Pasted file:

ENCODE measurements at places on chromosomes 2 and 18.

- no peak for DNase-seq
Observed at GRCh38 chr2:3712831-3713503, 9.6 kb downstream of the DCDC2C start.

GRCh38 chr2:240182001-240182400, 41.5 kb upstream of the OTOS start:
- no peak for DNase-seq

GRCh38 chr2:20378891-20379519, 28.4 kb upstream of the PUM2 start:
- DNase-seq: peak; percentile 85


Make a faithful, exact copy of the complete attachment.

ENCODE measurements at places on chromosomes 2 and 18.

- no peak for DNase-seq
Observed at GRCh38 chr2:3712831-3713503, 9.6 kb downstream of the DCDC2C start.

GRCh38 chr2:240182001-240182400, 41.5 kb upstream of the OTOS start:
- no peak for DNase-seq

GRCh38 chr2:20378891-20379519, 28.4 kb upstream of the PUM2 start:
- DNase-seq: peak; percentile 85